If you’ve seen Abby’s documentary, The American Dream and Other Fairy Tales, you won’t forget the wisdom imparted by the formidable writer and policy analyst Heather McGee. In the film, Heather reminds us that the economy is not like the weather–it is actually something we can control. And, crucially, she tells a story about American history that’s not told often enough: how deep seated racism in the 20th Century helped unravel a whole host of government policies responsible for creating the largest middle class the world had ever seen. Because so much of their powerful and thought-provoking 2021 conversation never made it into the documentary, this week Abby goes into the vault to share an extended version. Too often, Heather tells Abby, American history gets “Disneyfied.” It’s important, she says, that people know the truth, because “when we don’t know what the powerful will do in order to keep power, we are vulnerable to the powerful doing it again”. Heather’s insights, based on her groundbreaking book, The Sum of Us: What Racism Costs Everyone and How We Can Prosper Together, help explain why so many Americans are working full time, yet unable to pay their bills.
Heather designs and promotes solutions to inequality in America. Her first book, The Sum of Us: What Racism Costs Everyone and How We Can Prosper Together spent 10 weeks on the New York Times bestseller list and was long-listed for the National Book Award and Carnegie Medal for Excellence in Nonfiction, among numerous other awards. In the summer of 2022, The Sum of Us was adapted into a Spotify podcast by Higher Ground, the production company of Barack and Michelle Obama. The Sum of Us will be adapted into a young adult readers’ version by Random House Children’s in February 2023. Heather’s 2020 TED talk, “Racism Has a Cost for Everyone” reached 1 million views in just two months online.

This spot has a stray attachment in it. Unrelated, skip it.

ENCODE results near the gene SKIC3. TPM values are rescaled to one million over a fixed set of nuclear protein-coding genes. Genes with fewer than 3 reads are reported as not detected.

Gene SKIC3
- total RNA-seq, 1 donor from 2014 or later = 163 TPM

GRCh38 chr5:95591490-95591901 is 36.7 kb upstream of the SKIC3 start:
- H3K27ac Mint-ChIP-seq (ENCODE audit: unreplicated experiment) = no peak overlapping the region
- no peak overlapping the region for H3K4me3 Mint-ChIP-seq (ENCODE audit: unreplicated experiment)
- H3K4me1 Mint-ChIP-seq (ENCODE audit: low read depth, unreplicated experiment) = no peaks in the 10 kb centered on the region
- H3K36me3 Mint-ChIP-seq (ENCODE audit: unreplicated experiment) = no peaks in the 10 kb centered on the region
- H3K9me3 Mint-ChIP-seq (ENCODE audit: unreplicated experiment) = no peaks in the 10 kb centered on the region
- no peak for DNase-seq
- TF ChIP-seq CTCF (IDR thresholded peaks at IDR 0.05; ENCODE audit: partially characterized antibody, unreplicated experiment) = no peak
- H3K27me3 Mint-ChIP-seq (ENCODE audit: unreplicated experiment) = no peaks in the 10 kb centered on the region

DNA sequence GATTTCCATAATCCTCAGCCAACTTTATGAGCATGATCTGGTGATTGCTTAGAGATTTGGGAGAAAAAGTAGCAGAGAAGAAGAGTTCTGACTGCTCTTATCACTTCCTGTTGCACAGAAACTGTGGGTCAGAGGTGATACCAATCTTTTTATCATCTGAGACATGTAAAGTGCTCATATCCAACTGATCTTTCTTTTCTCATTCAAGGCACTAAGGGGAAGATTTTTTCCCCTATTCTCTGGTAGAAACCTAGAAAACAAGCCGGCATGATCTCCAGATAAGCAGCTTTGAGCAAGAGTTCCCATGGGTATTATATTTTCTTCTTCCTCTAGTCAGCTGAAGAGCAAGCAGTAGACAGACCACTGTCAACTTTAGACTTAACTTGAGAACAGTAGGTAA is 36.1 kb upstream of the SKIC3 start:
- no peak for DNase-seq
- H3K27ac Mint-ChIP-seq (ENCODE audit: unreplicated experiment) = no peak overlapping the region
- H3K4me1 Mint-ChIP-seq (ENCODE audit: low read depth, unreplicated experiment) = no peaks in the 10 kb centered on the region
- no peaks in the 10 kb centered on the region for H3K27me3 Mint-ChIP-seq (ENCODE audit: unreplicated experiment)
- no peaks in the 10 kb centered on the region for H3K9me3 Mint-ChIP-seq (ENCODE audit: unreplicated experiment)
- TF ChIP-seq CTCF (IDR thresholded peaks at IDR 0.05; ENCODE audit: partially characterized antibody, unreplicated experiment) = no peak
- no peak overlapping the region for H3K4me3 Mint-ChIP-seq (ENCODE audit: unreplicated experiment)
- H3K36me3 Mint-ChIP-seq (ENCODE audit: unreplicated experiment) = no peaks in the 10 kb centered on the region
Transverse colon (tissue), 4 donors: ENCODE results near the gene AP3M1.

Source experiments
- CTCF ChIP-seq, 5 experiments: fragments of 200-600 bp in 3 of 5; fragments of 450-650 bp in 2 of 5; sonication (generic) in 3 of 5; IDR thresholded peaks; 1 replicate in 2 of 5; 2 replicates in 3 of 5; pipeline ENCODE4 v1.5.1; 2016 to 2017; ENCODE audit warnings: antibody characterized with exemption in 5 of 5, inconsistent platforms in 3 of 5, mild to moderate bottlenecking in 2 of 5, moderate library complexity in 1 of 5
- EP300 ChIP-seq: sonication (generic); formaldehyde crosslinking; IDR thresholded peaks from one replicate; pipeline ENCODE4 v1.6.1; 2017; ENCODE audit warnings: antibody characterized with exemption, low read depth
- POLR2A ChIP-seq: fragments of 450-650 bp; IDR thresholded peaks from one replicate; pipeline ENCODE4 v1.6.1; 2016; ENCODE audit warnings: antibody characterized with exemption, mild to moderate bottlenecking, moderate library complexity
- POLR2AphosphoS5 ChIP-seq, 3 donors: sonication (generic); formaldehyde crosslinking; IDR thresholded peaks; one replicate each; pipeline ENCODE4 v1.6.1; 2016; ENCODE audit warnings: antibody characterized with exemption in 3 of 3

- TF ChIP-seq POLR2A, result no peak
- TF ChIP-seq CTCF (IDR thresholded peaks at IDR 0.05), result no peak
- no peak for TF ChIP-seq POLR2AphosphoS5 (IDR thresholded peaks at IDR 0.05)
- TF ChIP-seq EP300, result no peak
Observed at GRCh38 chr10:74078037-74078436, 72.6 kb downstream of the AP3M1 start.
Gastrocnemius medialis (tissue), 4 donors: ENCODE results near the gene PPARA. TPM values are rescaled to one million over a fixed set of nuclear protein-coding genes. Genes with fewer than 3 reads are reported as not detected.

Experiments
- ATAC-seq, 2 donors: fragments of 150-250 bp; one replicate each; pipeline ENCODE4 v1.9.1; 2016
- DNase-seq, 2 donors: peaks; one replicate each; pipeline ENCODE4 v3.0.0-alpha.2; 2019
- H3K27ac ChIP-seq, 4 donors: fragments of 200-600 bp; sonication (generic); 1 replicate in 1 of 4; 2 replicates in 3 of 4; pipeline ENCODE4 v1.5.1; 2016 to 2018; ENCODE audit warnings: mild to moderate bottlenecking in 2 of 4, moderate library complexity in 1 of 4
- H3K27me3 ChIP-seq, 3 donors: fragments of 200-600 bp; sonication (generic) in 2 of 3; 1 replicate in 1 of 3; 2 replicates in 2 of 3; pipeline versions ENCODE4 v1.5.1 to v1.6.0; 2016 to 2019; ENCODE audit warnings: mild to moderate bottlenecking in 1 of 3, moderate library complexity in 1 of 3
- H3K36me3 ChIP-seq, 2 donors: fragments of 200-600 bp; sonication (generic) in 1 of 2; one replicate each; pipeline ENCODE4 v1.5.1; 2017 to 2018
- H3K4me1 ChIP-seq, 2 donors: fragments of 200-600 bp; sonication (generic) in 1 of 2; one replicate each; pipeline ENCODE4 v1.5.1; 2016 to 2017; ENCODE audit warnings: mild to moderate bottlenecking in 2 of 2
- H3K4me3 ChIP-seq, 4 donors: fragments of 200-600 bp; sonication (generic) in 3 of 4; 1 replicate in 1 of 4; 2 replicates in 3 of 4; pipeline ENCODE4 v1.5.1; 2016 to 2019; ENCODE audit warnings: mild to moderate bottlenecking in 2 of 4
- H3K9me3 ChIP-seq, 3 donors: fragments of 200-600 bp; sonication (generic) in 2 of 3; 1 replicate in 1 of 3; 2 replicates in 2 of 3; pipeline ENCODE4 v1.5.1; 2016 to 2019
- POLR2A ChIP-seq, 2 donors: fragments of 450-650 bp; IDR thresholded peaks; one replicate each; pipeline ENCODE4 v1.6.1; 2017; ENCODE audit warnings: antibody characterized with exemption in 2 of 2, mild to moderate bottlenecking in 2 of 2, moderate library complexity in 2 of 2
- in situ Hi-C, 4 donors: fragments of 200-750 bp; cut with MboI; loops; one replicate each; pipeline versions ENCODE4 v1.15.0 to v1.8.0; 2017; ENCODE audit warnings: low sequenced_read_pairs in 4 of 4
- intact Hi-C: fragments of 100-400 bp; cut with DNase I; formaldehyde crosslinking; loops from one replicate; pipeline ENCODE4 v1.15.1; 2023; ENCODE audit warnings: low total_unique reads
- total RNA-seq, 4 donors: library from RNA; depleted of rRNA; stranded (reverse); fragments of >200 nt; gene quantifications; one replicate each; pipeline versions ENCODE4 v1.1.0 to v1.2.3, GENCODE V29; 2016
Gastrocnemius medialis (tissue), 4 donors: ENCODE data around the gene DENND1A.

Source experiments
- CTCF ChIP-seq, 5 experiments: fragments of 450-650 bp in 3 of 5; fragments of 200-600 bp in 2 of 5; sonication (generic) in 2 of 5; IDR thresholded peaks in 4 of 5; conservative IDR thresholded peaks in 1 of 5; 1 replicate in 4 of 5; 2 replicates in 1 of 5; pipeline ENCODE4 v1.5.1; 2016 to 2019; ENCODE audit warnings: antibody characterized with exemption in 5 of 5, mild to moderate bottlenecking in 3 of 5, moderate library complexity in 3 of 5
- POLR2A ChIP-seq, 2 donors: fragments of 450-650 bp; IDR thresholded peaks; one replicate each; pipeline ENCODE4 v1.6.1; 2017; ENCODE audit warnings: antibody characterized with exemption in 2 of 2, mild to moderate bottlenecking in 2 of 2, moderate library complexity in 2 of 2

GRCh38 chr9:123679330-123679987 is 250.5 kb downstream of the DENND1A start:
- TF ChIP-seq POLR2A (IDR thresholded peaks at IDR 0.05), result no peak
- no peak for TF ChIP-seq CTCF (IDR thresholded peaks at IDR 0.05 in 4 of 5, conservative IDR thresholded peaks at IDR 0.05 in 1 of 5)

Heather has testified in Congress, drafted legislation, and developed strategies for organizations and campaigns that won changes to improve the lives of millions. For nearly two decades, she helped build the non-partisan “think and do” tank Demos, serving four years as president. Through her regular media appearances, she elevates the concerns of working families on programs including NBC’s “Meet the Press.”
Heather is the chair of the board of Color of Change, the country’s largest online racial justice organization, and volunteers for numerous other boards in the fields of philanthropy and social justice. Heather graduated from Yale University and the University of California Berkeley School of Law, and has honorary degrees from Muhlenberg College, Niagara University and CUNY School of Public Health. She lives in Brooklyn with her urbanist husband and a chatty pre-schooler.